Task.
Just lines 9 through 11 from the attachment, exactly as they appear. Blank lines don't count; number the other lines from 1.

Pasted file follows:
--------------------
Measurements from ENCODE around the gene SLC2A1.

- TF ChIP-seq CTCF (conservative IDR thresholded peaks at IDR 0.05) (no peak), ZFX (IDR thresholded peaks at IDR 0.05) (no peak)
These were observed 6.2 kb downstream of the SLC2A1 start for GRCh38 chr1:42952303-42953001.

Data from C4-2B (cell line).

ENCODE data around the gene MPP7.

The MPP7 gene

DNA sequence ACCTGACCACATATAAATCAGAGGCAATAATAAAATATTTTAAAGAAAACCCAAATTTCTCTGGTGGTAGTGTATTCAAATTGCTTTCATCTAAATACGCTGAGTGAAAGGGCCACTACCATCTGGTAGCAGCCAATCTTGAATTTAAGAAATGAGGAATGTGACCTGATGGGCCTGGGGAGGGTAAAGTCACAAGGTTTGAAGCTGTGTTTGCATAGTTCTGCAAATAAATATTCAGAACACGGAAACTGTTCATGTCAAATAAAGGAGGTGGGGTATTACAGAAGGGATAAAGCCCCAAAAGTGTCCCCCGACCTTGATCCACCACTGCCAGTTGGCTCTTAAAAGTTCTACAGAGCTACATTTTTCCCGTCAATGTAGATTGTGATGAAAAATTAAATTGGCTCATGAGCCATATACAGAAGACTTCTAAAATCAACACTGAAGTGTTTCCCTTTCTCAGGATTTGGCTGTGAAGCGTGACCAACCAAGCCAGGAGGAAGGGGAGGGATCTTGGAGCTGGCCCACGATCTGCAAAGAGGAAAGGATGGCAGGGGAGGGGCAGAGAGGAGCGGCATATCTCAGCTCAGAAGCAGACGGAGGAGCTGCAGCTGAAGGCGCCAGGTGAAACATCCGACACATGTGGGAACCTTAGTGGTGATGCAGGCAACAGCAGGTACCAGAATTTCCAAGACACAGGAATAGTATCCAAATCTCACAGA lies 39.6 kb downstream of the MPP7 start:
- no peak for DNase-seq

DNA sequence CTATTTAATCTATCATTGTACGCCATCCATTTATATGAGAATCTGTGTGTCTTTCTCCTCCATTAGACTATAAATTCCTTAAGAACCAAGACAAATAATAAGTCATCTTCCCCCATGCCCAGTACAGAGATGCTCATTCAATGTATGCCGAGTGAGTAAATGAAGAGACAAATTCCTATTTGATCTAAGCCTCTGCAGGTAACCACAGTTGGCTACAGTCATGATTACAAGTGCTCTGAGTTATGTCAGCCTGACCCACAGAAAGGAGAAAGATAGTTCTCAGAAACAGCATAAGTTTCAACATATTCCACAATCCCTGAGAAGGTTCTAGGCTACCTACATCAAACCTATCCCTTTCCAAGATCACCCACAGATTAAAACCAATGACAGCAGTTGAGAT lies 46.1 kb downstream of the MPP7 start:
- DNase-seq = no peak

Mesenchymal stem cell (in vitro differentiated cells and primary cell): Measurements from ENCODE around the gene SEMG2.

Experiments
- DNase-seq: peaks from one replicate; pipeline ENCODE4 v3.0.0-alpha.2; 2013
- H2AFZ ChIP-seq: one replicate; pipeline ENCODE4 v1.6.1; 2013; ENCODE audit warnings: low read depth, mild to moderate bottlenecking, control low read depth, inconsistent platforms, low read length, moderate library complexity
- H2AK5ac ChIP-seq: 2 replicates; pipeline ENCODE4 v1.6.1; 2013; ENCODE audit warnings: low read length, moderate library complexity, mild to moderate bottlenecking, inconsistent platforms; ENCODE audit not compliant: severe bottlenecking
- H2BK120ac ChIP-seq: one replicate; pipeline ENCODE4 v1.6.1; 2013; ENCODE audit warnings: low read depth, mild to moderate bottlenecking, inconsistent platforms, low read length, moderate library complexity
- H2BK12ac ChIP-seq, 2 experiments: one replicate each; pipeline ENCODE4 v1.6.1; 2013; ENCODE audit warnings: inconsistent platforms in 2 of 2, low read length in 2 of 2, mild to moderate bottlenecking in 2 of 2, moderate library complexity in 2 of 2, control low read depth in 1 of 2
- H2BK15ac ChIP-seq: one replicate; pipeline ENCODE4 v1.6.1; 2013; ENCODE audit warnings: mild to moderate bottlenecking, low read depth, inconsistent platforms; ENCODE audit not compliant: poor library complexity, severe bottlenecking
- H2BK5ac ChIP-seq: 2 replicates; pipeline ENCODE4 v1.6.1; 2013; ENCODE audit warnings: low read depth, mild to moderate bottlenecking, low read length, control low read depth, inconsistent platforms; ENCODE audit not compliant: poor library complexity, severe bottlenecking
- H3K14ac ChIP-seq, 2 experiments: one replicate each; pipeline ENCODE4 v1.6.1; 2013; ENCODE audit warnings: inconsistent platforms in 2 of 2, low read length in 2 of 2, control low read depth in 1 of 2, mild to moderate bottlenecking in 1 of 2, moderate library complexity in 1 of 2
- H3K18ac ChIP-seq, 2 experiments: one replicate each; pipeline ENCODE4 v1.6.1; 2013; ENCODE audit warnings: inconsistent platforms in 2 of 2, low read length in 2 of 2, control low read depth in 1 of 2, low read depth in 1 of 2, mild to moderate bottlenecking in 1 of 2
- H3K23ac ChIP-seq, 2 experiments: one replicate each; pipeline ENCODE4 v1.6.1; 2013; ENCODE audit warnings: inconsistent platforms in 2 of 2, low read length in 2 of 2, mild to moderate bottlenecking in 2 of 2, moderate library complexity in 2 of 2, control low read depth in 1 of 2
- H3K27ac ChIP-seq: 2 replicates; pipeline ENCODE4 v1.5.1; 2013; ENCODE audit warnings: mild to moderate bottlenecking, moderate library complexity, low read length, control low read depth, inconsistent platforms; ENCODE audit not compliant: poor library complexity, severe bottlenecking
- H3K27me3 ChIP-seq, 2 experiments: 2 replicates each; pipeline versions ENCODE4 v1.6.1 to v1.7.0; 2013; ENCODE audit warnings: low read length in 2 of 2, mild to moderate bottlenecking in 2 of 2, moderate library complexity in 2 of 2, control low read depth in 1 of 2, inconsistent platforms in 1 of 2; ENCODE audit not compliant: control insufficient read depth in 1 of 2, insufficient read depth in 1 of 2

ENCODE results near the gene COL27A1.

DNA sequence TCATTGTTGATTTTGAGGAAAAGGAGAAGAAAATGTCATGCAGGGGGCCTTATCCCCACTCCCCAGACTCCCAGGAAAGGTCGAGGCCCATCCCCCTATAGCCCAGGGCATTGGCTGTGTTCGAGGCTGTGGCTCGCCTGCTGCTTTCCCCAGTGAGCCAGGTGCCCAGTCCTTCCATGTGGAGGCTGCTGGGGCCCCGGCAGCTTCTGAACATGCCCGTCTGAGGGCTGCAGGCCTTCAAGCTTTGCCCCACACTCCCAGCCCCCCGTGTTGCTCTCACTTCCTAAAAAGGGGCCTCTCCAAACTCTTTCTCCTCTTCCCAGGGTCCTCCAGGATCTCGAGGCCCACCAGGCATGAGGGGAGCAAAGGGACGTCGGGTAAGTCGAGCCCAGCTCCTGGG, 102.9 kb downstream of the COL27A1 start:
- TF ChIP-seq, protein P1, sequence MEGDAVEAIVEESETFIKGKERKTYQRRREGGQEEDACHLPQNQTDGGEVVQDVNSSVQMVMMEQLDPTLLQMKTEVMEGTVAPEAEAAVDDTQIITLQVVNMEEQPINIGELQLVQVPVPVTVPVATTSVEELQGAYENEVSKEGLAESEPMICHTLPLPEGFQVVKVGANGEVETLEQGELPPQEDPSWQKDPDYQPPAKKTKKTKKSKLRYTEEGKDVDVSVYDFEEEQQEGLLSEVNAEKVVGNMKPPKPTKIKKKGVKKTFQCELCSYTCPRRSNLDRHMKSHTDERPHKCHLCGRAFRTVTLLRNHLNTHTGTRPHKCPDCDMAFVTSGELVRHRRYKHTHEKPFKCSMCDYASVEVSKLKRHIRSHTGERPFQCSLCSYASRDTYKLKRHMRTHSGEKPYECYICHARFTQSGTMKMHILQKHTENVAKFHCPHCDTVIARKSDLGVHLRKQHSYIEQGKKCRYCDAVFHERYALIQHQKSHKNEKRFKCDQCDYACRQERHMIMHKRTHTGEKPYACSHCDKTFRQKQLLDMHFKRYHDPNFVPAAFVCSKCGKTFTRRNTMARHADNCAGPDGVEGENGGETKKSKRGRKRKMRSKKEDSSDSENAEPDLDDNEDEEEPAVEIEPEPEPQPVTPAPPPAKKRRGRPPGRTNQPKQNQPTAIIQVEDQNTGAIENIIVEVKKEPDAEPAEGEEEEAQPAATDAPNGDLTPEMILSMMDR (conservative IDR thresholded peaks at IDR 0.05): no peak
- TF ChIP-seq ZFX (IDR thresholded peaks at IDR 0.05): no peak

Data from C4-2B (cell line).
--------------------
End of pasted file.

DNA sequence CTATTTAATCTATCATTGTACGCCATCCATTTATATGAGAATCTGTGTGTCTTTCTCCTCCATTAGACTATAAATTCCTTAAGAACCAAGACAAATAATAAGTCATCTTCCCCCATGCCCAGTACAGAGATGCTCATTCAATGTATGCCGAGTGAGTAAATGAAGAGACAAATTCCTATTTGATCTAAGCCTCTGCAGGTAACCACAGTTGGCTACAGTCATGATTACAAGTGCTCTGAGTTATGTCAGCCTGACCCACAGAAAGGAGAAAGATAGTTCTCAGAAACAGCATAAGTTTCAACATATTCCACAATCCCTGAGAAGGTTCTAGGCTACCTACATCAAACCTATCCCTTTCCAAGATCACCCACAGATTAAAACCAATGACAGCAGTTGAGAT lies 46.1 kb downstream of the MPP7 start:
- DNase-seq = no peak

Mesenchymal stem cell (in vitro differentiated cells and primary cell): Measurements from ENCODE around the gene SEMG2.